A fossil fuel-powered future for Africa will come at a drastic human cost.
Over the course of the next three decades, Africa will record faster population growth than anywhere else.
The obvious implications range from the need for more industrialization—to create jobs and products—to increased congestion across several urban centers. And despite the growing availability of renewable energy sources, fossil fuels remain the dominant energy source powering African countries.
But data from new research by Harvard University and the University of Leicester suggests a future powered by fossil fuels on the continent will result in nearly 50,000 deaths per year by 2030 from power plant and vehicle emissions alone. While there are also several other causes of air pollution-related deaths, ranging from emissions from factories and processing plants to unregulated refineries, the study focused only on emissions from power plants and vehicles.
The research, published in Environmental Science and Technologyjournal, estimates current and projected emissions from both existing and proposed power plants as well vehicle usage based on expected population growth. The collated data was plugged into an open source pollution model developed at Harvard.
Projections show annual emissions of sulfur dioxide and nitrogen oxides on the continent will double by 2030, compared to 2012 levels. The data also approximates avoidable deaths “attributable to exposure to future fossil fuel use” will reach 48,000 by 2030 with nearly half of those deaths projected to happen in South Africa, Malawi, Nigeria. Emissions from power plants were found to have mortality rates three time higher than from transport-based emissions.
Adopting renewable energy sources for power generation is often cited as a viable alternative but despite the promise of innovations like solar mini-grids, high-level skepticism in government circles remains a major barrier to wider deployment of solar solutions across the continent.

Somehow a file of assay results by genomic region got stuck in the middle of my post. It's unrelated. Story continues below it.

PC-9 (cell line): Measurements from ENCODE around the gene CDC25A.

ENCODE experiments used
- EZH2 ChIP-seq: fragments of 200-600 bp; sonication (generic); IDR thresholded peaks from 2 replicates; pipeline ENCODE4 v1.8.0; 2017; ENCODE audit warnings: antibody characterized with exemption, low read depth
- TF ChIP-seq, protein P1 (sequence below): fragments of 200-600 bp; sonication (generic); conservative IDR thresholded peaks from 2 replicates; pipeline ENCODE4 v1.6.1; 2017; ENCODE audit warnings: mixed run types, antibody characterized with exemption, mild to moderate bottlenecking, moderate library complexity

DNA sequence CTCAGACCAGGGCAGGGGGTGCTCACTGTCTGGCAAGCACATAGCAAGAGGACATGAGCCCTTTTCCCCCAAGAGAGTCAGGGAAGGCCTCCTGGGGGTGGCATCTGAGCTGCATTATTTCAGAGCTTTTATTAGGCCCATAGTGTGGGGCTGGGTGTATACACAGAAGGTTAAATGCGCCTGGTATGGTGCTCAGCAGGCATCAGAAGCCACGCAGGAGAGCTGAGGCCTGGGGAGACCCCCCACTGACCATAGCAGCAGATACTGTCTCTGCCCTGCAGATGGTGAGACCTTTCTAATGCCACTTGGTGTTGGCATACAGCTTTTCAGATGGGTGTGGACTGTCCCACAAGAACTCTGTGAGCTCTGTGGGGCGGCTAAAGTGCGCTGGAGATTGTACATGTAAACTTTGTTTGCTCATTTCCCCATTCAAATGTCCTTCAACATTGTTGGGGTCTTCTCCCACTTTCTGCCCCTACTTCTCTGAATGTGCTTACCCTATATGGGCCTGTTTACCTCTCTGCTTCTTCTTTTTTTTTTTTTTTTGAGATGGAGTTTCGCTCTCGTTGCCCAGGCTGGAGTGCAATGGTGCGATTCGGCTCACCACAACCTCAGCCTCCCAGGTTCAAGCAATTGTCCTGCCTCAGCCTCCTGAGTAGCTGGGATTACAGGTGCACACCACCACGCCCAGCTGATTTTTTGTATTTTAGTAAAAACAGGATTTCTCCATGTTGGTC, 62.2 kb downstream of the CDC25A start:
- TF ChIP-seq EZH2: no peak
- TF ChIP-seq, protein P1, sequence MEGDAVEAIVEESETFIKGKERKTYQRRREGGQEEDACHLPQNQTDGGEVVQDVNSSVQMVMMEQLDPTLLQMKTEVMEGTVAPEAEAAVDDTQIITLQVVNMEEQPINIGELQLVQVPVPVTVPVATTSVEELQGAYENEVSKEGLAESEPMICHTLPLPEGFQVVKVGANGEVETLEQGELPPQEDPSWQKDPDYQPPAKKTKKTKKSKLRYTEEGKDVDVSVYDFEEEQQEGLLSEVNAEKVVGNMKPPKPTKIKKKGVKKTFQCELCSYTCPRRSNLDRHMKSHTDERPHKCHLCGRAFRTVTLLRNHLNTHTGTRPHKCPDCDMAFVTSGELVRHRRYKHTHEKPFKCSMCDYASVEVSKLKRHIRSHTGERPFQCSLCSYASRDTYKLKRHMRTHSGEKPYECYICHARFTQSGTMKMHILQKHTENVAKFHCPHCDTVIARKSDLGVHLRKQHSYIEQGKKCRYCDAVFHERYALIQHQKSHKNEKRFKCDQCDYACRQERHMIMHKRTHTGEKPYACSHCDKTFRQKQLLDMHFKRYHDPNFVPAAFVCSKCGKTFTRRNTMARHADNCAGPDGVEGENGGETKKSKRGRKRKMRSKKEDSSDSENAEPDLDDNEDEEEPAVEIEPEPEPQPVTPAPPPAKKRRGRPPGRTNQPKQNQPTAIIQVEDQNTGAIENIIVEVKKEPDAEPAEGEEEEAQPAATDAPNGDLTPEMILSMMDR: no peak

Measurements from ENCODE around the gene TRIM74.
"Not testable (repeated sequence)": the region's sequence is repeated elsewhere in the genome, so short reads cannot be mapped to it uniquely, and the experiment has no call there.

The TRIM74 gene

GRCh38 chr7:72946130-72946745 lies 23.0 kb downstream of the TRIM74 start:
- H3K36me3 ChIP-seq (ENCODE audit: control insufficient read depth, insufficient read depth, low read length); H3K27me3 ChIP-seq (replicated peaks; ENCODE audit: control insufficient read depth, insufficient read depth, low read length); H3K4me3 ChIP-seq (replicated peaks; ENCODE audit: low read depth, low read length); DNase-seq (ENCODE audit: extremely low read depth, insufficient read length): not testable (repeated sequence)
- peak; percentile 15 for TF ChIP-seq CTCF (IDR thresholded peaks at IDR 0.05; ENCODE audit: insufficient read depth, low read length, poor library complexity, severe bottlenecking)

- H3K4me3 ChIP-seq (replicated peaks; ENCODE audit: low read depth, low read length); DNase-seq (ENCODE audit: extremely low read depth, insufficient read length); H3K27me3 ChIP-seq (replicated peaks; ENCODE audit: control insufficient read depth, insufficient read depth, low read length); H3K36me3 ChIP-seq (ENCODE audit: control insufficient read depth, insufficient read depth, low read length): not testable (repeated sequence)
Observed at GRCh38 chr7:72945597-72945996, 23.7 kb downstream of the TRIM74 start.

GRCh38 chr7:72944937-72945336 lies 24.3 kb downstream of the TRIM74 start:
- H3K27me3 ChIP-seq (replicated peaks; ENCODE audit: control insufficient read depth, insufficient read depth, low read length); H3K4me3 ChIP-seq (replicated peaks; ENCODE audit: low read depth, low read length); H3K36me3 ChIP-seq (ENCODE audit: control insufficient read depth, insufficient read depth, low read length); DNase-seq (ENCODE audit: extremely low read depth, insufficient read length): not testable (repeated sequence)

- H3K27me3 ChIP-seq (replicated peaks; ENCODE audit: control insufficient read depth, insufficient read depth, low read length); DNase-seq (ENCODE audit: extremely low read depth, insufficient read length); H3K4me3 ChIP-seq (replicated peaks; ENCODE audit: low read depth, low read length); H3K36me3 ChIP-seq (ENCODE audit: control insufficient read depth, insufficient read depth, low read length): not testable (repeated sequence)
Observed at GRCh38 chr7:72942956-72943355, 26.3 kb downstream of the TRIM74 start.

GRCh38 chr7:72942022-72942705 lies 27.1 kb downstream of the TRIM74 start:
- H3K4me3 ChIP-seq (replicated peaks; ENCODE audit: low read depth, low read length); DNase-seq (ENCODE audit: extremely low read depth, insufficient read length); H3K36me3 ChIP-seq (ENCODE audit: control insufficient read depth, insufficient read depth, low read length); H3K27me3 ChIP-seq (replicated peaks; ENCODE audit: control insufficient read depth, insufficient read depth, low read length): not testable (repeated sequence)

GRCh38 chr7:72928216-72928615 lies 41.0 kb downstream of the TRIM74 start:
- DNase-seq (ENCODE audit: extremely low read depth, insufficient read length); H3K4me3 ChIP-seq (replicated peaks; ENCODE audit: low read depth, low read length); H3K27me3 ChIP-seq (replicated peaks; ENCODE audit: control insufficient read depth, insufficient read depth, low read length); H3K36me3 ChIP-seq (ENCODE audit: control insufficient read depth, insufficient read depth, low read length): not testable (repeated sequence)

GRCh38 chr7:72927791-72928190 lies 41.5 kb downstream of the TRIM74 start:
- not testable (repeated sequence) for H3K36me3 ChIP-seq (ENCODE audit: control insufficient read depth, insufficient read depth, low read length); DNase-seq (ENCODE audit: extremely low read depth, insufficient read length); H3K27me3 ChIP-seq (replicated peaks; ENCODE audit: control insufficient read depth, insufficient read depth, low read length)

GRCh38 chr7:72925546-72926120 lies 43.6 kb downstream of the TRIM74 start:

Even in countries like Kenya, which has been a leader in pushing for renewable energy, there has been a strong pull to open a new coal factory on the holiday resort island of Lamu. That plan was put on hold after activists took the government to court, which ruled against the coal plant.
Much of the current evidence also suggests fossil fuels will remain the primary energy source on the continent. In South Africa, the continent’s most advanced economy, power generation remains predominantly coal-based with already visible effects: an area in Mpumalanga, an eastern province, is the largest single area infected by the deadly nitrogen dioxide globally and is essentially the world’sdeadliest air pollution spot. The area is also home to a dozen coal-fired power stations, owned and operated by South Africa’s national power supplier Eskom.
In fact, most of the projected sulfur dioxide emissions are expected to come from future coal-fired power plants across southern Africa, central Nigeria, and along the coast of Egypt. And, as air pollution isn’t solely specific to sources of emissions, the effects will be felt elsewhere, too: as the study notes, pollution from power plants in South Africa and Botswana “travel as far as northern Angola because of winds and air circulation.”
The air pollution problem on the continent is exacerbated because most countries are simply not measuring it: a UNICEF report in June showed only seven of Africa’s 54 countries are home to “real-time air pollution monitors.” Put another way, while 72% of children in Europe and North America live within 50 kilometers of an air quality monitoring station, across Africa that number stands at just 6%.
21 November 2019